Mismatch repair converts AID-instigated nicks to double-strand breaks for antibody class-switch recombination
Department of Molecular Genetics and Microbiology
Animals; B-Lymphocytes; *Base Pair Mismatch; Cytidine Deaminase; *DNA Repair; Humans; *Immunoglobulin Class Switching; Mice; Models, Genetic; Recombination, Genetic
Life Sciences | Medicine and Health Sciences | Women's Studies
Mismatch repair (MMR) proteins are important for antibody class-switch recombination (CSR), but their roles are unknown. We propose a model for the function of MMR in CSR in which MMR proteins convert single-strand nicks instigated by activation-induced cytidine deaminase (AID) into the double-strand breaks (DSBs) that are required for CSR. This model does not invoke any novel functions for MMR but simply posits that, owing to numerous single-strand nicks in the switch (S) regions of both DNA strands, when MMR proteins are recruited by U:G mismatches, they excise one strand of DNA and soon reach a nick on the opposite strand. This halts excision activity and creates a DSB. This model explains why B cells that lack either S mu and MSH2 or UNG and MSH2 cannot undergo CSR.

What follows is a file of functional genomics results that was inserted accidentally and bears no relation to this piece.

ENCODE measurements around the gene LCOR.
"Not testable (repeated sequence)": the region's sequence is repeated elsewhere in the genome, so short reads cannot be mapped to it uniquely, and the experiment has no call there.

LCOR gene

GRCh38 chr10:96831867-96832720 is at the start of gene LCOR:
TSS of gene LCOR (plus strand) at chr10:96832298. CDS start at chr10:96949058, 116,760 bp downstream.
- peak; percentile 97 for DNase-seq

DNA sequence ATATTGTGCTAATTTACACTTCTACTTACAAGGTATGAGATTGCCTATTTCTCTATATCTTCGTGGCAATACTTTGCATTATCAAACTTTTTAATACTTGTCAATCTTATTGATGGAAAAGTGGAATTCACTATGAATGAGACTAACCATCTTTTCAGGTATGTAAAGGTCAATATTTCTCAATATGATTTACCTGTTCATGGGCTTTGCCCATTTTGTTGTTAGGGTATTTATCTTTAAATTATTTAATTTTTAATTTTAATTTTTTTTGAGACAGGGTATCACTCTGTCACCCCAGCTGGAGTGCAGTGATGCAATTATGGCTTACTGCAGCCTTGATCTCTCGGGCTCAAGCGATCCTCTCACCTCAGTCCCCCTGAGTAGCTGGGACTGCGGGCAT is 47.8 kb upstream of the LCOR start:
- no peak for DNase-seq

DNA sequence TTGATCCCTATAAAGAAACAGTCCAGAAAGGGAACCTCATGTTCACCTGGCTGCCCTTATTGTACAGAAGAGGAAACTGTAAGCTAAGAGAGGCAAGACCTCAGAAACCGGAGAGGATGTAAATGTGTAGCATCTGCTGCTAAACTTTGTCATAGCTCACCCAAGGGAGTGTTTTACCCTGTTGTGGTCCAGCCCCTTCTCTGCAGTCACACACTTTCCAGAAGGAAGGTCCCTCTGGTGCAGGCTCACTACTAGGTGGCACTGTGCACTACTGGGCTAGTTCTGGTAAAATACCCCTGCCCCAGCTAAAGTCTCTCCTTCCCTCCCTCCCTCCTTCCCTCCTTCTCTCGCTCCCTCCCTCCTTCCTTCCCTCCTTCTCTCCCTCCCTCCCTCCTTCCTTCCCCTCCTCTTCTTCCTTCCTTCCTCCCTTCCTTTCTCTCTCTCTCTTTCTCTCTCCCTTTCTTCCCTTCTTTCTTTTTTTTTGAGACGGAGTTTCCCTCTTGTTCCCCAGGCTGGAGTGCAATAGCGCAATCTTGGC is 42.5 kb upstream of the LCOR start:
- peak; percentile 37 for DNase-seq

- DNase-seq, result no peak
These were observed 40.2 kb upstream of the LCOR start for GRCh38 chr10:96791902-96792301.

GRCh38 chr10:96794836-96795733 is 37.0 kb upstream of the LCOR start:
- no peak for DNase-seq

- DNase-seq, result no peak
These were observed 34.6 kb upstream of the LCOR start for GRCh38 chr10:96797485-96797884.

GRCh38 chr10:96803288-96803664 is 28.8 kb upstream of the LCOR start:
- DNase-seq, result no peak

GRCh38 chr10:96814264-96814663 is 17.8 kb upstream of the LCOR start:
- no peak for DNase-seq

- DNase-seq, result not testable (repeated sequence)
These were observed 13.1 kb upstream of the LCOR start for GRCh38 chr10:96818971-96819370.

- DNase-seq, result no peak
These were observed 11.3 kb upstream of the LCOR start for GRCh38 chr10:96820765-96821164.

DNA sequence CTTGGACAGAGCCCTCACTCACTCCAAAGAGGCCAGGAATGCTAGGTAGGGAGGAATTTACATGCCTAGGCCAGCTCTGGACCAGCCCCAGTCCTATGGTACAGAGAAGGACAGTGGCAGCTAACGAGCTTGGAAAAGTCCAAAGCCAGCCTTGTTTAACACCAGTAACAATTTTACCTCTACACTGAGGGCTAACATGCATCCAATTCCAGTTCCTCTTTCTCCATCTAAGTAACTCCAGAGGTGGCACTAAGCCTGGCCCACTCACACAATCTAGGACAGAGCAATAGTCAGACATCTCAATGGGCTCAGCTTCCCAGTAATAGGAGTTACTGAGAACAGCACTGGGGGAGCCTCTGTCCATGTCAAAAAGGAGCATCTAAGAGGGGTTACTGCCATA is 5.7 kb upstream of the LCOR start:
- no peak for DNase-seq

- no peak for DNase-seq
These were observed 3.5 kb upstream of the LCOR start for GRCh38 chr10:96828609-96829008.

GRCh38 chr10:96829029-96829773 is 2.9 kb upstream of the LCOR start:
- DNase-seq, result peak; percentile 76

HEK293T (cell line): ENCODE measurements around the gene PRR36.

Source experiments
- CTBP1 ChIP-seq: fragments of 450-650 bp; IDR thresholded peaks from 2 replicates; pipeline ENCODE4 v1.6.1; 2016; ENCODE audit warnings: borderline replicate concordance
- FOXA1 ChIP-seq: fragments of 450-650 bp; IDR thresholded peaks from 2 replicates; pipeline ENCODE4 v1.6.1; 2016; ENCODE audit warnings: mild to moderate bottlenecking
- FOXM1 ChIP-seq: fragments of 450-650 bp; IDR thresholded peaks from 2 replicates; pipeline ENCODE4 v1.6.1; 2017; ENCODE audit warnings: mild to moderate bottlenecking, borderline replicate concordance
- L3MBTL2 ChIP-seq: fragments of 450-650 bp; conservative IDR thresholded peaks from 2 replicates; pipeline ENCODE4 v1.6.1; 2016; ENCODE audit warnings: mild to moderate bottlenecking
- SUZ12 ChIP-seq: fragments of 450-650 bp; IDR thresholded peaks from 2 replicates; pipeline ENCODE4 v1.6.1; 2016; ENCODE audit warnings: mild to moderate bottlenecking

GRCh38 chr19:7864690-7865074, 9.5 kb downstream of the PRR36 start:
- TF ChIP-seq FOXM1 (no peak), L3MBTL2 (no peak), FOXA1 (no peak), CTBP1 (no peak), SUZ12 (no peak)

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Citation: Trends Genet. 2006 Jan;22(1):23-8. Epub 2005 Nov 23. Link to article on publisher's site
Stavnezer, Janet and Schrader, Carol E., "Mismatch repair converts AID-instigated nicks to double-strand breaks for antibody class-switch recombination" (2006). Women’s Health Research Faculty Publications. 172.